We designed a multicentre observational pilot study combining concurrent cerebrovascular reactivity and biomarker monitoring during cardiopulmonary bypass. All children undergoing bypass for CHD were eligible. Autoregulation was monitored with the haemoglobin volume index, a moving correlation coefficient between the mean arterial blood pressure and the near-infrared spectroscopy-based trend of cerebral blood volume. Both haemoglobin volume index and glial fibrillary acidic protein data were analysed by phases of bypass. Each patient’s autoregulation curve was analysed to identify the lower limit of autoregulation and optimal arterial blood pressure.
A total of 57 children had autoregulation and biomarker data for all phases of bypass. The mean baseline haemoglobin volume index was 0.084. Haemoglobin volume index increased with lowering of pressure with 82% demonstrating a lower limit of autoregulation (41±9 mmHg), whereas 100% demonstrated optimal blood pressure (48±11 mmHg). There was a significant association between an individual’s peak autoregulation and biomarker values (p=0.01).
Individual, dynamic non-invasive cerebrovascular reactivity monitoring demonstrated transient periods of impairment related to possible silent brain injury. The association between an impaired autoregulation burden and elevation in the serum brain biomarker may identify brain perfusion risk that could result in injury.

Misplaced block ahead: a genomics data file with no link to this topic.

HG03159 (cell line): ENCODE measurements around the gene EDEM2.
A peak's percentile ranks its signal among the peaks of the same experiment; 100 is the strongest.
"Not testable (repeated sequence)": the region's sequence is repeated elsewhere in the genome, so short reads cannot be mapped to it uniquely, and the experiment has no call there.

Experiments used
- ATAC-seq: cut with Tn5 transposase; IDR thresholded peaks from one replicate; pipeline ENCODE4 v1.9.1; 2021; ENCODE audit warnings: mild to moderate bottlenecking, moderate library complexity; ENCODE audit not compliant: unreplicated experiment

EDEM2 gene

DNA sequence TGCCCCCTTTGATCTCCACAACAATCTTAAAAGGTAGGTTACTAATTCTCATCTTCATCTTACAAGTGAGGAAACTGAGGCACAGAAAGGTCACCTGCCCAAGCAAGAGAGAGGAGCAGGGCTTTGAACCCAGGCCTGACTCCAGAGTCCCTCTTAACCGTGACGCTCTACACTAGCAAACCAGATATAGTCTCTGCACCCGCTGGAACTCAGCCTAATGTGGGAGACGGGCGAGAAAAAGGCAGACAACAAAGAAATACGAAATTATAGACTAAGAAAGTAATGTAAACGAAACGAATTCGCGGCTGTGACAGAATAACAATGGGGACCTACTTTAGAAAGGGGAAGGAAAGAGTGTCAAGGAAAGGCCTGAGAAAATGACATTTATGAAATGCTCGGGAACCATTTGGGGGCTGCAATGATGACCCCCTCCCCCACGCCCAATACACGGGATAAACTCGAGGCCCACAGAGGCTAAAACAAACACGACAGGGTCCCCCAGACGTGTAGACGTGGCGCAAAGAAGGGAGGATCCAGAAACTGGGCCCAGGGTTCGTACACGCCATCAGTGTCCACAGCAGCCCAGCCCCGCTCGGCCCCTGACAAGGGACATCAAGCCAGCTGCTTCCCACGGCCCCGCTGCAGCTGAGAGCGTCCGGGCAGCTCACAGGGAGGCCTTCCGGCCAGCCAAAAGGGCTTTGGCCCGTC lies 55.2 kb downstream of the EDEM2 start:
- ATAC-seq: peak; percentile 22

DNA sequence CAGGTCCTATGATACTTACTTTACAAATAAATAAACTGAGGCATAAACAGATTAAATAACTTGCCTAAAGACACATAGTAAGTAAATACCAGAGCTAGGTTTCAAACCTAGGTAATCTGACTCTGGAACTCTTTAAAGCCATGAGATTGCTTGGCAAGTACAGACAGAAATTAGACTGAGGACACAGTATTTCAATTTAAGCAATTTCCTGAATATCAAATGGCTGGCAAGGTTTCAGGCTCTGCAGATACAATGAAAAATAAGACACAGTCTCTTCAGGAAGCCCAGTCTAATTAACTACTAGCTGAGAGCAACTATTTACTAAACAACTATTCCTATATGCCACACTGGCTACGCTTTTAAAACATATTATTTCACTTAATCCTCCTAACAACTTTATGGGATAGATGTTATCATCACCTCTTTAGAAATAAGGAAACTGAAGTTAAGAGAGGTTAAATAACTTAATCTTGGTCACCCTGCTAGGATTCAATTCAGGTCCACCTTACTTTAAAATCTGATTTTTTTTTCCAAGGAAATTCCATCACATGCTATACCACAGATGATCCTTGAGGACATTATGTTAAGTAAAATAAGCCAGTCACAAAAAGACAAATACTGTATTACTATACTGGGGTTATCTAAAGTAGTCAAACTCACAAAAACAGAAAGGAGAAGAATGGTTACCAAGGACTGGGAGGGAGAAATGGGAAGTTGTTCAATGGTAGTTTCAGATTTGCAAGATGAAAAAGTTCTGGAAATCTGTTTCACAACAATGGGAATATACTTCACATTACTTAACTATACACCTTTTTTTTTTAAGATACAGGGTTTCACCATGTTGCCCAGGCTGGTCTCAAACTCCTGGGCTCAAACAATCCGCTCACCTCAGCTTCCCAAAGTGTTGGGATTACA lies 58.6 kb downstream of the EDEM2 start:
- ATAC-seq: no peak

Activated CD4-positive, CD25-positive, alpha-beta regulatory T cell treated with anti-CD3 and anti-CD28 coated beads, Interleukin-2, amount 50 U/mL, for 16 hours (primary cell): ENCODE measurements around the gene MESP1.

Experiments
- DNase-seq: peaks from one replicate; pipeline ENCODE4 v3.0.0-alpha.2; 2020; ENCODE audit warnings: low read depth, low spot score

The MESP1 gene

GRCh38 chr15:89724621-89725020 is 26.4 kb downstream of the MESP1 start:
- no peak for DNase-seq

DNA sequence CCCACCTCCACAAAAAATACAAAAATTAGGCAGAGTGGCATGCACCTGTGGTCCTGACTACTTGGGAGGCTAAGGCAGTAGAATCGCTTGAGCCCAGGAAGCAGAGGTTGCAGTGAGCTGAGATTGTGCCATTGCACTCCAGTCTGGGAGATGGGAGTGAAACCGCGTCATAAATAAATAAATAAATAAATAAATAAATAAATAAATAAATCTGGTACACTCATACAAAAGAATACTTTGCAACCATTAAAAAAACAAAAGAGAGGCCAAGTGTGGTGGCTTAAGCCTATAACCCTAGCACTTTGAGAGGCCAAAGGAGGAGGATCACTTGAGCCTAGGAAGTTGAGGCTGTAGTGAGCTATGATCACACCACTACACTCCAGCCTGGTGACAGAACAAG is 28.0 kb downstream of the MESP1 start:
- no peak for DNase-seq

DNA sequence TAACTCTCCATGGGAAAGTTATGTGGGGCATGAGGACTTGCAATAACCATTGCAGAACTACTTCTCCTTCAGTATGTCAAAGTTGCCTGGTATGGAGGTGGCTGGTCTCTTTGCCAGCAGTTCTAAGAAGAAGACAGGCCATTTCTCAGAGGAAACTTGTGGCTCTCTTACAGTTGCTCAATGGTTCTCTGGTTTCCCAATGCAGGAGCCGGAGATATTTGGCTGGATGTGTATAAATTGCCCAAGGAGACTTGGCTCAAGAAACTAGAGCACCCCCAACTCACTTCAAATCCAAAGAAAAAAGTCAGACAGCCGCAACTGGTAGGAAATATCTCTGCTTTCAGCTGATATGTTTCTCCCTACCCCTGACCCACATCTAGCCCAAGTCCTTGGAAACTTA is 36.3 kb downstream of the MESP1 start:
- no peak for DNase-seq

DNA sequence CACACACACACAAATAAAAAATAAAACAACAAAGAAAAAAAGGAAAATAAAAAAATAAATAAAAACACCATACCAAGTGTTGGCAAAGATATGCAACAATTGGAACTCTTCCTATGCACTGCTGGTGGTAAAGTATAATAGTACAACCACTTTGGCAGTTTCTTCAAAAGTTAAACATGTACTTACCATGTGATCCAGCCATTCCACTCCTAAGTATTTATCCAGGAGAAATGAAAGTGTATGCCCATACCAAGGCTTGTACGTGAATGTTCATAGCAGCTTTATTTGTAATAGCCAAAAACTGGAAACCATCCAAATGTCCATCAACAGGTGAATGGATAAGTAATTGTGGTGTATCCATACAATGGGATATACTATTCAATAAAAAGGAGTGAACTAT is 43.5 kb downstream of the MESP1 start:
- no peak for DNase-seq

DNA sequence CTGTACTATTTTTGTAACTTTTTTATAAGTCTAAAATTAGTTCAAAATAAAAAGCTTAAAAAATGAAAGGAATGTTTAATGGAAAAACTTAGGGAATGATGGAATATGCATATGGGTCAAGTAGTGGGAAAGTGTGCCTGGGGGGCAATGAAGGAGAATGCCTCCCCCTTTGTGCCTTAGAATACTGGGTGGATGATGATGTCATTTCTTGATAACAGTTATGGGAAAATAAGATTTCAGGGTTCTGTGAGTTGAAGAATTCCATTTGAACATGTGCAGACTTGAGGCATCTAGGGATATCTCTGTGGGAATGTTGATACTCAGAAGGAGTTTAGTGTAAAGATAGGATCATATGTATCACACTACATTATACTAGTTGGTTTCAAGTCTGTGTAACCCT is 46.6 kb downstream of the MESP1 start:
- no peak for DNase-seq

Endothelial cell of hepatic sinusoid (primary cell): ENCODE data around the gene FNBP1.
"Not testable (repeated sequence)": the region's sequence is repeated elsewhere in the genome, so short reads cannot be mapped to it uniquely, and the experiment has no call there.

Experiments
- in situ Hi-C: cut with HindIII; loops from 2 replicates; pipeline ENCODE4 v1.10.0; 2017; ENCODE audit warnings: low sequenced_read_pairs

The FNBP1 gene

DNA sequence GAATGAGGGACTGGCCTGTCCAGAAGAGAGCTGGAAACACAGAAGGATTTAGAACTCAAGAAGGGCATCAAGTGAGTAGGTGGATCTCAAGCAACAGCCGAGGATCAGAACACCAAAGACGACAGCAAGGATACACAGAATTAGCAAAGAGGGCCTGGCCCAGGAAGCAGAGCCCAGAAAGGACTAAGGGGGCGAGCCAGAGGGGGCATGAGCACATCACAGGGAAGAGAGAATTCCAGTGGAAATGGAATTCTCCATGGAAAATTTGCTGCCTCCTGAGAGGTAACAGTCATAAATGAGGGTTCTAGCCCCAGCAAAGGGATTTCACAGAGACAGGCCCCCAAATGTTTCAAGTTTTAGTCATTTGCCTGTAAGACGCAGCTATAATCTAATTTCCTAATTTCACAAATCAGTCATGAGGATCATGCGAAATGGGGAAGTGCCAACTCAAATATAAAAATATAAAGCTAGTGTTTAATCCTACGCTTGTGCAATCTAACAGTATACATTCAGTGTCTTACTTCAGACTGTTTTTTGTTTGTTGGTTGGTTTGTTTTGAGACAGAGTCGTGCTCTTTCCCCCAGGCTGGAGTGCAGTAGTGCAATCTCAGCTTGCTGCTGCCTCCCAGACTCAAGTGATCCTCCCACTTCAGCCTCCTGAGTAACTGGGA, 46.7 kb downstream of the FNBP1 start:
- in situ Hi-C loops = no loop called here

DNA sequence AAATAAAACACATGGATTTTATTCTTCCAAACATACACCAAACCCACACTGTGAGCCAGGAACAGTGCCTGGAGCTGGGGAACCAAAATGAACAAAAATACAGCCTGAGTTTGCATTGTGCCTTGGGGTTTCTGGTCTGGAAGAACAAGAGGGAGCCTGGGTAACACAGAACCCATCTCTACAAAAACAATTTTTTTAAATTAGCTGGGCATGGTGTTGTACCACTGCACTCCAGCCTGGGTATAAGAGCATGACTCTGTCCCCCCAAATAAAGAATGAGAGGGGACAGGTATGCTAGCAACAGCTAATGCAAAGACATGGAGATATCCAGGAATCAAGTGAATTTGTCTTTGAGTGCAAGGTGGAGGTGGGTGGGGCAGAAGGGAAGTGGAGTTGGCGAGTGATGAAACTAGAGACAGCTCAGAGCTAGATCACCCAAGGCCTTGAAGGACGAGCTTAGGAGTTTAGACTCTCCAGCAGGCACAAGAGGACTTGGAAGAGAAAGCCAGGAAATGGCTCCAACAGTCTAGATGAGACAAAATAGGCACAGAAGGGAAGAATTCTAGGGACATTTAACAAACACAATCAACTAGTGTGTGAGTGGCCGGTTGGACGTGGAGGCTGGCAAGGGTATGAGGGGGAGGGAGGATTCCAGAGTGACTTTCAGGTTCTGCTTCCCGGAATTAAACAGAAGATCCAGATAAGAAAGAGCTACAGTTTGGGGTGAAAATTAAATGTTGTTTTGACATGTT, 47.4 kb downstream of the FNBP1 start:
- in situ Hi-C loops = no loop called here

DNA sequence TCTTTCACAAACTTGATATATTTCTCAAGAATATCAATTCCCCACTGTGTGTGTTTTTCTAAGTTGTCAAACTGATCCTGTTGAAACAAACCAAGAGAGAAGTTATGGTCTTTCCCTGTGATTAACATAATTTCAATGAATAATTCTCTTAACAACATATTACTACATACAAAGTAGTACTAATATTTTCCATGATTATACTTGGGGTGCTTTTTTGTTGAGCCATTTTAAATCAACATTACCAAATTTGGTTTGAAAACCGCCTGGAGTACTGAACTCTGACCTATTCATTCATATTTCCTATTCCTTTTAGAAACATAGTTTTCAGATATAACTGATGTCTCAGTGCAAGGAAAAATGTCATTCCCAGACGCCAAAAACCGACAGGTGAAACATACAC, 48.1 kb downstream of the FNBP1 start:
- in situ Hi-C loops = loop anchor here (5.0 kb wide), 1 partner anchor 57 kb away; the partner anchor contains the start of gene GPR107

Palmer amaranth is the most economically damaging glyphosate-resistant (GR) weed in the southern United States. An understanding of the basic biology, including relative growth and competitiveness of GR and glyphosate-susceptible (GS) Palmer amaranth phenotypes from a segregating population collected from the same geographical location, may yield information helpful in the management of resistant populations. A segregating population of Palmer amaranth collected in North Carolina during 2010 was used as a plant source for both GR and GS traits. Research was conducted in the greenhouse to compare the following: level of resistance and shikimate accumulation in GR and GS phenotypes following glyphosate application; interference from GR and GS phenotypes on early-season vegetative growth of corn, cotton, and peanut; effect of various durations of imposed drought stress on GR and GS phenotypes; and response of GR and GS phenotypes to POST-applied herbicides. The GR50 (glyphosate rate providing 50% reduction in shoot dry biomass) was 17 times greater with the GR phenotype compared with the GS phenotype. Shikimate accumulated in both GR and GS phenotypes following glyphosate application, but greater concentrations were found in GS plants. The GR and GS phenotypes responded similarly when subjected to drought stress; grown with corn, cotton, and peanut; or treated with 2,4-D, atrazine, dicamba, fomesafen, glufosinate, paraquat, tembotrione, and thifensulfuron. These results indicate that in the absence of glyphosate selection pressure, resistance to glyphosate does not influence the growth and competitiveness of GR and GS Palmer amaranth phenotypes collected from the same geographical location.